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Trump Ally Stone Pleads Not Guilty to Russia Probe Charges


Former campaign adviser for President Donald Trump, Roger Stone arrives at Federal Court, Jan. 29, 2019, in Washington.

U.S. President Donald Trump's longtime ally Roger Stone pleaded not guilty Tuesday to seven charges linked to the release of damaging hacked emails about Trump's 2016 Democratic opponent, former Secretary of State Hillary Clinton, in the midst of the presidential campaign.

The 66-year-old Stone, arrested last week at his Florida home in a pre-dawn FBI raid, was arraigned in a federal court in Washington on five counts of lying to Congress about his role in the WikiLeaks release of the emails, and single counts of witness tampering and obstructing a congressional investigation into possible collusion between the Trump campaign and Russia.

Stone has vocally asserted his innocence in recent days but said nothing as he left court.

Some onlookers outside court chanted, "Lock him up," and carried signs calling him a "dirty traitor." But supporters nearby said he did nothing wrong and held up photos of him.

Unlike most defendants in U.S. criminal cases, Stone since his arrest has made the rounds of television news shows, to belittle the investigation into Russian meddling in the 2016 election and special counsel Robert Mueller, who brought the charges against him.

On his Instagram account, Stone, a long-time self-proclaimed "dirty trickster" whose hero is Richard Nixon, the disgraced U.S. president from the early 1970s, depicted Mueller in a cartoonish-image as a butler holding a tray with a hamburger roll, but with no meat in between.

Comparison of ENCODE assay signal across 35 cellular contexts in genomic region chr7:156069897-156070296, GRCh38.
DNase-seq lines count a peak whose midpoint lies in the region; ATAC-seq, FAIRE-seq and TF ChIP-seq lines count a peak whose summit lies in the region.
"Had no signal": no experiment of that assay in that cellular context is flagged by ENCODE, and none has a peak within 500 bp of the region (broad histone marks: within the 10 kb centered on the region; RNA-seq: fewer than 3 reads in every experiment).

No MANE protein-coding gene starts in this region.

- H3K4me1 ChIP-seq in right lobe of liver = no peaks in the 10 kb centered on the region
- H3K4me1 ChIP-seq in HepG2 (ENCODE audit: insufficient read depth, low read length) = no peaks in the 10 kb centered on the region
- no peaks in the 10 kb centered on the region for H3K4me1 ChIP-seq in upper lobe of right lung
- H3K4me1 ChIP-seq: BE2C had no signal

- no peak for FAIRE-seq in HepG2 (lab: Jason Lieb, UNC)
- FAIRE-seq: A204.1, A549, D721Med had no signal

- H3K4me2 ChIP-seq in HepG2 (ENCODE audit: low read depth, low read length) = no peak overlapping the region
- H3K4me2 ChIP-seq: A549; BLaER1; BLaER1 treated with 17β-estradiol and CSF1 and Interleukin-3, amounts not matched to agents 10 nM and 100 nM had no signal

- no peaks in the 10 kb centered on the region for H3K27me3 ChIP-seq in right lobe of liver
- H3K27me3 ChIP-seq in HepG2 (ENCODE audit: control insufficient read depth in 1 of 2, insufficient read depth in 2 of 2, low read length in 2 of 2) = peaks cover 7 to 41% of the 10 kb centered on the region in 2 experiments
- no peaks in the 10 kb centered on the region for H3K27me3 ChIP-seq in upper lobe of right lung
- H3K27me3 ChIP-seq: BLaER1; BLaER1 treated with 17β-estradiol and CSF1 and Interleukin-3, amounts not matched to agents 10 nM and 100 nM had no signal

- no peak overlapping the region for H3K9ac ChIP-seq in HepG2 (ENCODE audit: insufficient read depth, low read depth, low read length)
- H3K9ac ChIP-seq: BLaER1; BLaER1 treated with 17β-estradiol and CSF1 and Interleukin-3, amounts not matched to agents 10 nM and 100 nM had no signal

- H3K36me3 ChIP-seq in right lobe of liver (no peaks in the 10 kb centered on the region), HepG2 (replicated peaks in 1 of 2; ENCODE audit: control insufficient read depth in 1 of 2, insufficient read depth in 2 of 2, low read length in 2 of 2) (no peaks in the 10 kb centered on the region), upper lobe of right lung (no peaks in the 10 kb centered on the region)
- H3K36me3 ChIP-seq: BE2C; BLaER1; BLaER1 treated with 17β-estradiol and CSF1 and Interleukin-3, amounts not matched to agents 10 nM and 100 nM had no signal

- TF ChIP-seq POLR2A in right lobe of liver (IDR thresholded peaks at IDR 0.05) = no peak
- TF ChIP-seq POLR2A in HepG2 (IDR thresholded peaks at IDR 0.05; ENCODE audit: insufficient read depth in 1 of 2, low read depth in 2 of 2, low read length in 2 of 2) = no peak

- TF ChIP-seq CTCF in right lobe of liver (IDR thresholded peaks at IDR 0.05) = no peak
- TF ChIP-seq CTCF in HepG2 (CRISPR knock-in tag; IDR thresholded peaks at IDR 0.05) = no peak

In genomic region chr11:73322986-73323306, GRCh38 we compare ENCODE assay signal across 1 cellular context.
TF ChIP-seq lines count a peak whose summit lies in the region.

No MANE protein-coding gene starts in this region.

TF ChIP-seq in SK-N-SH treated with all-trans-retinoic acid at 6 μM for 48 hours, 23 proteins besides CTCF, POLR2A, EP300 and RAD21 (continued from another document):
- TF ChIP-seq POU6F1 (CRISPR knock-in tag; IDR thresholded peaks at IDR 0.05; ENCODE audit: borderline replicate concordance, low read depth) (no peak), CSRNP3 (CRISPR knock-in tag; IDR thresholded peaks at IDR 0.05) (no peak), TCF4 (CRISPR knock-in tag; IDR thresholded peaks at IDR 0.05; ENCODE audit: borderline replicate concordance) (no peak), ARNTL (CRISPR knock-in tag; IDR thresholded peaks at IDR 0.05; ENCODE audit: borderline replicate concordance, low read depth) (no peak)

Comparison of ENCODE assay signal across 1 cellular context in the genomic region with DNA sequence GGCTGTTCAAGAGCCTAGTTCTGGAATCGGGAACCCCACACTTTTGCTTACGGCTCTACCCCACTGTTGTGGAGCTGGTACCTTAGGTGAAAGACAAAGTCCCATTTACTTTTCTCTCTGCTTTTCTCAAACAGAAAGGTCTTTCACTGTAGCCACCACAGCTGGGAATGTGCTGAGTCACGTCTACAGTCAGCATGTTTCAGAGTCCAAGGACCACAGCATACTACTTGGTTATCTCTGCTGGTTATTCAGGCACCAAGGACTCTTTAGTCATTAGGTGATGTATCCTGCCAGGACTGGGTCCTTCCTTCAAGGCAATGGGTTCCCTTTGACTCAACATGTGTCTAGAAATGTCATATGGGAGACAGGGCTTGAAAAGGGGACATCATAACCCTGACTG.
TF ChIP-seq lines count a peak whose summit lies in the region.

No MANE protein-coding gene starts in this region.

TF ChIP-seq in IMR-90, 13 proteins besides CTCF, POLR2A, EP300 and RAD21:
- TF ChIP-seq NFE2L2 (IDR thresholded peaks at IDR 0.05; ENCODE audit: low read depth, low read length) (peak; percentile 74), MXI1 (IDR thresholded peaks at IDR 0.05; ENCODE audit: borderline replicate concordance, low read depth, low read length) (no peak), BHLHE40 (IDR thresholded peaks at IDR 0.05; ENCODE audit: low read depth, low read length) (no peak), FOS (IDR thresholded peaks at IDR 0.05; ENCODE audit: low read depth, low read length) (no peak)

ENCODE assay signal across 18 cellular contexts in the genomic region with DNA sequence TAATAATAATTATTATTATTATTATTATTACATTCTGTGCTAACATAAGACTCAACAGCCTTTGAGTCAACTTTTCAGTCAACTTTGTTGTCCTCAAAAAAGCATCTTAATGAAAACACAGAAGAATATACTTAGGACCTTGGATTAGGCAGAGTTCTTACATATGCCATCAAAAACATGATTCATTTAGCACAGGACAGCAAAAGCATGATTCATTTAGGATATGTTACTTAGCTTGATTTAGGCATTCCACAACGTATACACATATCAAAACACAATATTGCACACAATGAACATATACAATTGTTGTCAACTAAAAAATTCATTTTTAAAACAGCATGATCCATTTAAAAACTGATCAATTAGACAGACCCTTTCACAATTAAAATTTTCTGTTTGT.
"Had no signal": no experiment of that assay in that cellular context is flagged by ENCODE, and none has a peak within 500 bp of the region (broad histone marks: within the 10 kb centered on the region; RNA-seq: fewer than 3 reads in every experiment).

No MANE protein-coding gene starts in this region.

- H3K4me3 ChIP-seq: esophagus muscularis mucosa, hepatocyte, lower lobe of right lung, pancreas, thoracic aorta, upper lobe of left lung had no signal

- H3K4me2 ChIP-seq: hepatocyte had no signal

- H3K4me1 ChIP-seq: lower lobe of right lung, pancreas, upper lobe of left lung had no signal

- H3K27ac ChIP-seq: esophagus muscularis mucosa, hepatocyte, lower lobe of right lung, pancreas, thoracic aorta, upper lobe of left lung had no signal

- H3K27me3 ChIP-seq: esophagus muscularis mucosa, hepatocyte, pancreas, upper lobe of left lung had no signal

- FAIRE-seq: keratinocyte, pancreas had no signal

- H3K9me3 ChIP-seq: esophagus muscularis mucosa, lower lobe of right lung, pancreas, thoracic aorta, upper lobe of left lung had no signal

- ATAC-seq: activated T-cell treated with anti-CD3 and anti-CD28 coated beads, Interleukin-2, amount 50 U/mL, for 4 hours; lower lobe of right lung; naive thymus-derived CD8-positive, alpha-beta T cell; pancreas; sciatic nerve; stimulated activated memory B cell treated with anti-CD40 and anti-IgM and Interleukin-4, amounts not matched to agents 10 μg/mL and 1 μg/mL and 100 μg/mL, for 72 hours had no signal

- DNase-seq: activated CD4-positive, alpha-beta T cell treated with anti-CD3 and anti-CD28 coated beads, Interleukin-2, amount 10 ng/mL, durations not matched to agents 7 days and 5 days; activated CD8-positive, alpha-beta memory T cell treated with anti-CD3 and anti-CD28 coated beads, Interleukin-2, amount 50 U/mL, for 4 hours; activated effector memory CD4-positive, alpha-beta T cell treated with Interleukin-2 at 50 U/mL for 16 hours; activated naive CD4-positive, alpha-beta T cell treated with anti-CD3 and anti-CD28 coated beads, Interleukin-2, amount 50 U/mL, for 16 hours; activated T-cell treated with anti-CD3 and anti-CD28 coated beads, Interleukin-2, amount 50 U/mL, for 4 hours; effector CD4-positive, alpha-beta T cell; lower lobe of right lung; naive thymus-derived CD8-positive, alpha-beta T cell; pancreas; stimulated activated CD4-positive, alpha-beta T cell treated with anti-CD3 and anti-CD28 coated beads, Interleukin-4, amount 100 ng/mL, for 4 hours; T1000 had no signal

The charges against Stone do not allege that he coordinated with Russia or with WikiLeaks on the release of the hacked emails, which U.S. authorities say were stolen from Democrats by Russian agents.

Stone told ABC news on Sunday that all he "did was take publicly available information and try to hype it" to disparage Clinton in support of Trump's campaign.

The charging documents against Stone say that at one point, a senior Trump campaign official "was directed to contact Stone about any additional releases and what other damaging information" WikiLeaks had about Clinton, but does not disclose who gave the order to find out information from Stone.

Mueller probe

Stone's arraignment occurred a half day after Acting U.S. Attorney General Matthew Whitaker said on Monday that he thinks Mueller's probe into Russian interference in the 2016 presidential election and possible collusion with Trump's campaign will finish soon.

"The investigation is, I think, close to being completed, and I hope that we can get the report from Director Mueller as soon as possible," Whitaker said at a news conference in Washington.

Whitaker has been the acting attorney general since November when Trump ousted Jeff Sessions from the position. Trump had repeatedly complained about Sessions removing himself from oversight of the Russia probe, and Whitaker declined to recuse himself, despite calls that he should, based on his past criticism of Mueller's investigation.

William Barr, a former U.S. attorney general, is awaiting a confirmation vote on his nomination to again take over the Justice Department. During his confirmation hearings, he pledged, without citing specifics, that he would publicly release as much of Mueller's eventual report as possible.

So far, Mueller's investigation has resulted in guilty pleas or convictions of five key figures in Trump's orbit, including former campaign chairman Paul Manafort, campaign aide Rick Gates, foreign policy adviser George Papadopoulos, one-time national security adviser Michael Flynn and former personal attorney Michael Cohen.

Papadopoulos served a short jail term, while Cohen has been sentenced to three years in prison and ordered to surrender himself in early March. Manafort, Gates and Flynn are awaiting sentencing.